Amanuensis Monday, hosted by John Newmark at Transylvanian Dutch.
Over the weekend I was trying to fill in some gaps about the Glover's of Niagara County, New York. I stumbled on this very sad article about my 1st cousin, 3x removed, Alice E Glover Chase.
Buffalo [NY], Monday, November 14 1887
A Bride's Funeral
Special Correspondente of The Courier.
SUSPENSION BRIDGE, N. Y. , Nov. 13, -- The funeral of Mrs. Chase, the young lady who was married only a few hours before death came, was observed at half-past two o'clock this afternoon at the Congregational church which was appropriately trimmed in white. From a text taken from Proverbs, 27th chapter, 1st verse. "Boast not thyself of tomorrow, for thou knowest not what the day may bring forth," the Rev. C. M. Bartholomew preached a very affecting sermon.
In all the relations of life Mrs. Chase was a most estimable young woman, of a bright, cheerful disposition, endeared to many by the strongest ties of friendship, and an ornament to the social circle in which she moved.The many beautiful floral tributes told in their silent way of the friendship and love that were hers while in life, and how much she would be missed in the circle from which she has departed. The remains rested in a brocade white plush covered casket, the plate on which bore the inscription, "Alice Glover Chase, aged 27 years, died November 10." The honorary pall-bearers were Garry McFeggan, George Stevens, Robert Waite and Bennett Pierce; the bearers John Snyder, John Kramer, W. D. McEwen, Leavitt Ackley, Louis Silberberg and Mr. Collins.
Prior to finding this, the only thing I knew about Alice was that she was a school teacher. The story of her dying on her wedding day did not get passed down through our branch of the family. I wanted to know more about what had happened so I searched for her local obituary. The story became even more heart wrenching.
Niagara Falls Gazette
NIAGARA FALLS, N. Y. WEDNESDAY NOVEMBER 16, 1887
Mrs. Alice E. Chase died at the residence of her parents Suspension Bridge, Thursday, Nov. 10th, of Typhoid fever.
Mrs. Glover Chase was the only surviving daughter of Mr. and Mrs. R. E. Glover and was born at Suspension Bridge, Jan. 29th, 1860. For the past ten years she held a position as teacher in the Union school, and beloved by her fellow teachers and scholars, her sudden death falls with almost crushing weight.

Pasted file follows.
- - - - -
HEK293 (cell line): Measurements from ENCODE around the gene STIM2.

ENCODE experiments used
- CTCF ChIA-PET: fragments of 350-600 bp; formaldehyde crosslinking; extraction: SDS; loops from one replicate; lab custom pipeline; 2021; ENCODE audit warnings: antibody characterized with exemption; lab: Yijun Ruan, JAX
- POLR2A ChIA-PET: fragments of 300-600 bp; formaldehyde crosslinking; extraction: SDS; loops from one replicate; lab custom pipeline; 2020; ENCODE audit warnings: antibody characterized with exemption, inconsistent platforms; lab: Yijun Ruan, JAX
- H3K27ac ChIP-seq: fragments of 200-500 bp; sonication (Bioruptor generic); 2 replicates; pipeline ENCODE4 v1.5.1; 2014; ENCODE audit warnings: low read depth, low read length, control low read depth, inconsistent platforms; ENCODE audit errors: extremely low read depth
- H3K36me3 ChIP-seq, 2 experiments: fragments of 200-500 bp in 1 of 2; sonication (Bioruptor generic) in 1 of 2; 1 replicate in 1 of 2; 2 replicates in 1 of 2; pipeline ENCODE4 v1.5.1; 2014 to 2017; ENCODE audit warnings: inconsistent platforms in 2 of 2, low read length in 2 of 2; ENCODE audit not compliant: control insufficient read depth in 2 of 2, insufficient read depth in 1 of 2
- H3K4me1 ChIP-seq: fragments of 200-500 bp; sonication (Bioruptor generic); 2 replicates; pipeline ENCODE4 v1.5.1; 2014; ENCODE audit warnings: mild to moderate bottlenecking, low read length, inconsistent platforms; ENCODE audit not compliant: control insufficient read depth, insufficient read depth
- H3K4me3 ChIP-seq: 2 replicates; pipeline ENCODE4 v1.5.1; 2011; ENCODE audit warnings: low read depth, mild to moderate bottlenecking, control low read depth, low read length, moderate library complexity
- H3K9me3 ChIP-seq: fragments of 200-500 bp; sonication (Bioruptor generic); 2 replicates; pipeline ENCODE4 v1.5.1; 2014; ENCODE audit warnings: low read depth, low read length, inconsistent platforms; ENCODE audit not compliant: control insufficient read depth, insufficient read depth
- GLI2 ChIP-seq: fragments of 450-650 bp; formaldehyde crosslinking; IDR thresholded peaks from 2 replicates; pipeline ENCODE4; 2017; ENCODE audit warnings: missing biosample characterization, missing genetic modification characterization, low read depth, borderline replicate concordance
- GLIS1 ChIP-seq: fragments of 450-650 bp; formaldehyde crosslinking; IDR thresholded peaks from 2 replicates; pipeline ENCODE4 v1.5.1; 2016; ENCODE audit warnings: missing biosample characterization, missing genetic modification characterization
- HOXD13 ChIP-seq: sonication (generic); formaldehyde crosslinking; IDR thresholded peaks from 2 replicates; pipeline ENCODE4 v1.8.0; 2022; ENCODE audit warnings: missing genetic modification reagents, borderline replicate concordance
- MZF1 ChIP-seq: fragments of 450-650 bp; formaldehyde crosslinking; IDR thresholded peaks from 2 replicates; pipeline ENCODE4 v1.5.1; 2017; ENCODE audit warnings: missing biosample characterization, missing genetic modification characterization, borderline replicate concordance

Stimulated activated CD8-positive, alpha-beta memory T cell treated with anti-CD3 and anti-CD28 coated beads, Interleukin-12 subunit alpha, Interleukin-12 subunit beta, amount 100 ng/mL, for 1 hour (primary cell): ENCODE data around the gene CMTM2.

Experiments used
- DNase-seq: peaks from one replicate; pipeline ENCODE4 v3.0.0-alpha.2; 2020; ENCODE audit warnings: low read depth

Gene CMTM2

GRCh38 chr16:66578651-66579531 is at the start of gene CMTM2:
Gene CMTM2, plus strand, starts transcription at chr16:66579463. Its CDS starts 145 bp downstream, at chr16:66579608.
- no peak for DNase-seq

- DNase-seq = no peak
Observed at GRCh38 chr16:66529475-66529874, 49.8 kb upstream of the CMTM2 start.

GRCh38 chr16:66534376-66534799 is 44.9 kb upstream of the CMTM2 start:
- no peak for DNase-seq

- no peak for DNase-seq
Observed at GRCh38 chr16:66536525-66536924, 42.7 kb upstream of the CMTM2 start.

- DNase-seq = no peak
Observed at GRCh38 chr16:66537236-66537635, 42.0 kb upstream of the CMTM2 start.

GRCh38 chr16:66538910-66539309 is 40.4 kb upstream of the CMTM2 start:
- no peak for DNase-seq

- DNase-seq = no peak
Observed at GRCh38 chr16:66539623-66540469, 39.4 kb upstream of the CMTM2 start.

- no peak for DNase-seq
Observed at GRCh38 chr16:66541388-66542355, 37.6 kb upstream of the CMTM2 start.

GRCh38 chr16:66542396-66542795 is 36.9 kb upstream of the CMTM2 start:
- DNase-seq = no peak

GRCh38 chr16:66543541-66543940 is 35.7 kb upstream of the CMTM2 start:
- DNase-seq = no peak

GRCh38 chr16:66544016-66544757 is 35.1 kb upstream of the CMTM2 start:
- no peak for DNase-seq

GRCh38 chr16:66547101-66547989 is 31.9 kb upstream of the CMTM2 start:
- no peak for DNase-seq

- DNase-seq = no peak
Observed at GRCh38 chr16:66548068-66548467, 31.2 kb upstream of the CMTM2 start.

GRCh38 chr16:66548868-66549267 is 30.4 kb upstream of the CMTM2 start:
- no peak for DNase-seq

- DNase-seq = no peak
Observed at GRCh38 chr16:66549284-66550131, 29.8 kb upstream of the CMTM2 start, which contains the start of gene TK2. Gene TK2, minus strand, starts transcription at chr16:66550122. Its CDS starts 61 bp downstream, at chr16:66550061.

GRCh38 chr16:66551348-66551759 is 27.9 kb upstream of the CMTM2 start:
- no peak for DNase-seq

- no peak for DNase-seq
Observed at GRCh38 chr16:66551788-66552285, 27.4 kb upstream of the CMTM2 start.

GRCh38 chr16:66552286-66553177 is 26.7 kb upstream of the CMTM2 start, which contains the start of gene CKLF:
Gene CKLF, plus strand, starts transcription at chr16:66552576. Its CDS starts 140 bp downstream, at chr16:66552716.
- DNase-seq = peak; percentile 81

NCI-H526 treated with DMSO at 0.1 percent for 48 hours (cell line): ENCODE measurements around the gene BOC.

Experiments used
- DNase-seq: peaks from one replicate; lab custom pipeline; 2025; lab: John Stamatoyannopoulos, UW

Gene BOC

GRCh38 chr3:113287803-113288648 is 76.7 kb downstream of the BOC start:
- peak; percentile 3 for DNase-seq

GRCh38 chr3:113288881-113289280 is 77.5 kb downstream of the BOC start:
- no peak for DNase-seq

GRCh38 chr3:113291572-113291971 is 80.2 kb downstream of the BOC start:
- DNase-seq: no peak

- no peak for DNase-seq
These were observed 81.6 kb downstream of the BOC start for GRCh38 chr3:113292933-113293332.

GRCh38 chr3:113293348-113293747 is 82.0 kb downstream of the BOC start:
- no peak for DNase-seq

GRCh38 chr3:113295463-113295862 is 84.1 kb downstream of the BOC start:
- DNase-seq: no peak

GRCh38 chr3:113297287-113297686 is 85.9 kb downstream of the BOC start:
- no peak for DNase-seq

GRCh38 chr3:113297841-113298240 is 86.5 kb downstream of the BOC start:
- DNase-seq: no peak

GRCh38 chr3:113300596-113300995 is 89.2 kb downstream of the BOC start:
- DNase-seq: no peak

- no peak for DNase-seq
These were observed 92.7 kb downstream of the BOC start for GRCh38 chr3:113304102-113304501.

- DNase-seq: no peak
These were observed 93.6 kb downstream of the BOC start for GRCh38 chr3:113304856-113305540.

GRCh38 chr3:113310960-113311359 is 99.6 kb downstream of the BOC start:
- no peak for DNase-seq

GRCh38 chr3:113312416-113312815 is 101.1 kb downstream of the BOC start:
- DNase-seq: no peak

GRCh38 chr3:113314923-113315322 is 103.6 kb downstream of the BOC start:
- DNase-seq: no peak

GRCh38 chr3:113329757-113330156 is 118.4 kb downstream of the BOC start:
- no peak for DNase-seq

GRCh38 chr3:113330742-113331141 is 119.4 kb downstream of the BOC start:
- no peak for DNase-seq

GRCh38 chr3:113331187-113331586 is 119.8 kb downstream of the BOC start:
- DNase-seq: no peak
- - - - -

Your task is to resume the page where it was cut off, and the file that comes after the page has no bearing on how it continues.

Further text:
The circumstances surrounding her death were of a peculiary sad nature, she having recieved the rite of baptism, marriage and death all on the same day and almost within the same hour. An engagement had existed between Miss Glover and Mr. Chase for some time, and in response to the question being asked as to whether she would like to bear his name when the final call came, she replied in the affirmative, and with death in sight the solemn ceremony was performed by the Rev. Mr. Bartholomew of the Congregational church. The funeral was observed from the family residence and the Congregational church Sunday afternoon and largely attended. The Board of Education and the principal and teachers of the public school walked from the house to the Congregational church in a body. The profuse contribution of flowers from her many friends and scholars of the school of which the deceased was an honored and beloved teacher, bore testimony of the high esteem in which she was held by her pupils, associate teachers and friends. The ceremonies at the church, and the services and singing at the house, were of a very impressive character. The deceased was robed in her bridal dress of satin, and the remains were encased in a beautiful brocaded white velvet covered casket, with eleborate silver trimmings. The remains were interred at Oakwood Cemetery, the following gentlemen officiating as bearers: George Stevens, Garry McFeggan, Robert Waite and Bennett Pierce. Carriers, Louis Silberberg, W. D. McEwen, Leavitt Ackley, John Kramer, John Snyder and Mr. Collins.
The obituary confirms that she was the daughter of Reuben E Glover but never names her husband. A search of the census includes too many possibilities to even make a guess. "Only surviving daughter" makes me wonder if she had a sister. She had a brother, L. Edward Glover, and I haven't tracked him down after the 1870 census. Does only surviving mean he had died? (I suspect his name was Lewis Edward Glover.) Family notes say that Reuben also died in 1887 but I have been unable to find an obituary for him.
I have just started working on this branch of the family. I'll be looking for more newspaper articles and digging through the letter collection to see if I can discover more.